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NASA’s last shuttle blasts off

by AirTalk®

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(L-R) Space shuttle Atlantis STS-135 pilot Douglas Hurley, mission specialist Sandra Magnus, commander Christopher Ferguson and mission specialist Rex Walheim walk out of the NASA Operations and Checkout building hours before their scheduled launch at Kennedy Space Center. Chip Somodevilla/Getty Images

In a momentous event, the space shuttle Atlantis launched from The Kennedy Space Center in Florida this morning. It marks the beginning of the end of NASA’s shuttle program. Its achievements included the launch of the Hubble Space Telescope in 1990, the assembly of the International Space Station and multiple space probe deployments. The goal of the program was to provide regular trips to low earth orbit, but a pair of tragedies reminded NASA that space travel was not to be as routine as experts had hoped. Challenger exploded right after lift-off in 1986, and Columbia disintegrated during atmospheric re-entry in 2003. Fourteen astronauts lost their lives on the pair of fated missions. The end of the shuttle program leaves a gap in America’s ability to launch manned missions into space. Ongoing service missions to the ISS will be left to the Russian space program. What is the future of the American space program? What did we learn from the space shuttle missions?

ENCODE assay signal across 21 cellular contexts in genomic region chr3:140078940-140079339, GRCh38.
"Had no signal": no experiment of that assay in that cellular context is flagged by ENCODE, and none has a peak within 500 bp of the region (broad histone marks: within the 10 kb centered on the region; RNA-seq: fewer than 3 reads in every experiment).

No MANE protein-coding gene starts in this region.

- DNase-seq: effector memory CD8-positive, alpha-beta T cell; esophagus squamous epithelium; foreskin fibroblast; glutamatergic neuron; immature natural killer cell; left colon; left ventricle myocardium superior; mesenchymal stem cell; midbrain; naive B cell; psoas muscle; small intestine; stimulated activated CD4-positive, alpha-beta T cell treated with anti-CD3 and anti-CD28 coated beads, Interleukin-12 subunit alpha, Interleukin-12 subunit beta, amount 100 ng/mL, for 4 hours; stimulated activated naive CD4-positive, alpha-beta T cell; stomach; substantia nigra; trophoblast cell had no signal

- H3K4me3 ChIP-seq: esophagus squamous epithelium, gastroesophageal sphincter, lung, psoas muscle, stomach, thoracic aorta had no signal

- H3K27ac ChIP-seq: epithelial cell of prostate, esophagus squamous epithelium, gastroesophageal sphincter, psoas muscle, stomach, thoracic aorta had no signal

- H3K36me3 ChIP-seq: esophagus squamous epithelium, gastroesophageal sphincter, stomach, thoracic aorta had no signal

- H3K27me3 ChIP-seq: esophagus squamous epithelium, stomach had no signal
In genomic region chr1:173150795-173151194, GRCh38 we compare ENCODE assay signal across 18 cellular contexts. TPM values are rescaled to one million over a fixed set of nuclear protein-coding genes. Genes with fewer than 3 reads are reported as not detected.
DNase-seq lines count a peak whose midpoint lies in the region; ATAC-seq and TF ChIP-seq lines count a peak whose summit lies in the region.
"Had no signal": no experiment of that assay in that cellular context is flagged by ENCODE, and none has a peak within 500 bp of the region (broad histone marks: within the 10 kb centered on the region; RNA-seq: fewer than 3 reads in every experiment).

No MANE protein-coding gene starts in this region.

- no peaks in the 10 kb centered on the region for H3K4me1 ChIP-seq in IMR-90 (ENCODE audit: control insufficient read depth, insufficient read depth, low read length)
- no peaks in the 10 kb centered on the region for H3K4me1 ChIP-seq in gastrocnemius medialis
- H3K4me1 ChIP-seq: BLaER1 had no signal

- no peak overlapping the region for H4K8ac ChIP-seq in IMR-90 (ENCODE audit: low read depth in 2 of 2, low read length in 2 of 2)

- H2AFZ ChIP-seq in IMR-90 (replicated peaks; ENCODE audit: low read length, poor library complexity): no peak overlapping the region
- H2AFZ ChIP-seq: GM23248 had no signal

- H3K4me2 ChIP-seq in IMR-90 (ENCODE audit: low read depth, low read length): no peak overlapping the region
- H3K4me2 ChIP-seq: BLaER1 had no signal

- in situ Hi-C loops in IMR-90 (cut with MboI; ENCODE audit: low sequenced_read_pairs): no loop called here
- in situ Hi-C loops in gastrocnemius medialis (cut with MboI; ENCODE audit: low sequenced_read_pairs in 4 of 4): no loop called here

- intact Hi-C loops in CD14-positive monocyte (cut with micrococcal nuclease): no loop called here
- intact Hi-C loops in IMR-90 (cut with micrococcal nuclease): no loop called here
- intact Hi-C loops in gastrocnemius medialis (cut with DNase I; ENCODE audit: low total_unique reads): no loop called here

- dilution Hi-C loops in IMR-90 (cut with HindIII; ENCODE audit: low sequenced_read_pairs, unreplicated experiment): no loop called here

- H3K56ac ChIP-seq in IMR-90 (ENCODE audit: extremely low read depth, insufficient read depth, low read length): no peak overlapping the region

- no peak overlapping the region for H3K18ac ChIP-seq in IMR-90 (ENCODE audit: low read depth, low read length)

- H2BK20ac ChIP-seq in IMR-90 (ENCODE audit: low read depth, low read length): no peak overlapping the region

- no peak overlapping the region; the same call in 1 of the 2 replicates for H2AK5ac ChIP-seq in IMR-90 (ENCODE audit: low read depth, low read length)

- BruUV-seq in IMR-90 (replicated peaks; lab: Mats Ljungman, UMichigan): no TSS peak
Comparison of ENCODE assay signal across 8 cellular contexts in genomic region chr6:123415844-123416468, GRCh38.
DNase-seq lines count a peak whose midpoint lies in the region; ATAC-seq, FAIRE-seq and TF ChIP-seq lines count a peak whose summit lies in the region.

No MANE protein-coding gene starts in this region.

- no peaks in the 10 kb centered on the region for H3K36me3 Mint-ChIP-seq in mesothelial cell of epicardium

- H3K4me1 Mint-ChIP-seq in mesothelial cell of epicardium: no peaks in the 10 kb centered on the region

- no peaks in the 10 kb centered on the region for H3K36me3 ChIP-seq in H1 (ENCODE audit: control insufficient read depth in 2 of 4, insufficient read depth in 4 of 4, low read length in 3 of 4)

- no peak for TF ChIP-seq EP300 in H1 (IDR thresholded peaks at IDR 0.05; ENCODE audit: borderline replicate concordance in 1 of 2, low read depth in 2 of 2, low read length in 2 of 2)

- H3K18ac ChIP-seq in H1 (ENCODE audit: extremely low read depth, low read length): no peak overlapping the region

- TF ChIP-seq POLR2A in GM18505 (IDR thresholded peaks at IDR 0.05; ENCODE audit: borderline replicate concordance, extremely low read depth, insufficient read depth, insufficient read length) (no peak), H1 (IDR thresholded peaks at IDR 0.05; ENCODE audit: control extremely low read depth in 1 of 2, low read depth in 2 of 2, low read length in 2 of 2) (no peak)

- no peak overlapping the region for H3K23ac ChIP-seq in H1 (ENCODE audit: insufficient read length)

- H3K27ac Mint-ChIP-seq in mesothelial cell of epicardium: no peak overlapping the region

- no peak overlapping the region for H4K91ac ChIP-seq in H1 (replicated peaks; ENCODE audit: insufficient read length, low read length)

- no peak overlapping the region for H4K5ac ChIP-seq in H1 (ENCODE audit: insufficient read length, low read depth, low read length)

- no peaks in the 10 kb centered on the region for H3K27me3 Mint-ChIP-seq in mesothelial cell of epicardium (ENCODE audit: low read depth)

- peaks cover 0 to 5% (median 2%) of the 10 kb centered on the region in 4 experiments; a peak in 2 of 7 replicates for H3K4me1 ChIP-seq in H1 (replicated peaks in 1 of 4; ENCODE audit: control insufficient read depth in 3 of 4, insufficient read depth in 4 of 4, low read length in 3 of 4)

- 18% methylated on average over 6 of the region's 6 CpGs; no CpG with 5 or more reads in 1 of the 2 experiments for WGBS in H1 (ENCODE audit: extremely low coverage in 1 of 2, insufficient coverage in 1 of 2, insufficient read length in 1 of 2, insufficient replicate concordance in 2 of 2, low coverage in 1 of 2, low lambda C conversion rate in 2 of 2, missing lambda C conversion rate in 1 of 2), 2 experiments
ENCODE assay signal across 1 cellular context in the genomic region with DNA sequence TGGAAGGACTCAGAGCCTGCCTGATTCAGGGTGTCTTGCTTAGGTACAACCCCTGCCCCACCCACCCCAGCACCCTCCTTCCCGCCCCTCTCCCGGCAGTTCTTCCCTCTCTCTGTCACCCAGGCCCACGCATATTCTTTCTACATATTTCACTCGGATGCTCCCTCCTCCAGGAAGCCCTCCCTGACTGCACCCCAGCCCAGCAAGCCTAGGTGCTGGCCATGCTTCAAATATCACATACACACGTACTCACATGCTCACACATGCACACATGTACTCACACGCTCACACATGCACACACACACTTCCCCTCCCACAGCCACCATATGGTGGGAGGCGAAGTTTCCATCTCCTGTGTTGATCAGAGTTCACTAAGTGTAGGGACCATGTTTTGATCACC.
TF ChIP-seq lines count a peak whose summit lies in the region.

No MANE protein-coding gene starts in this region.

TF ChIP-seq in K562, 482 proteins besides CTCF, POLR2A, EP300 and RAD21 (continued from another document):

Bill Nye, The Science Guy; Executive Director of The Planetary Society; TV presenter on "The 100 Greatest Discoveries” on the Science Channel; “The Eyes of Nye” on PBS; and his latest on Planet Green called “Stuff Happens.”

Video of the shuttle launch from NASA's website:

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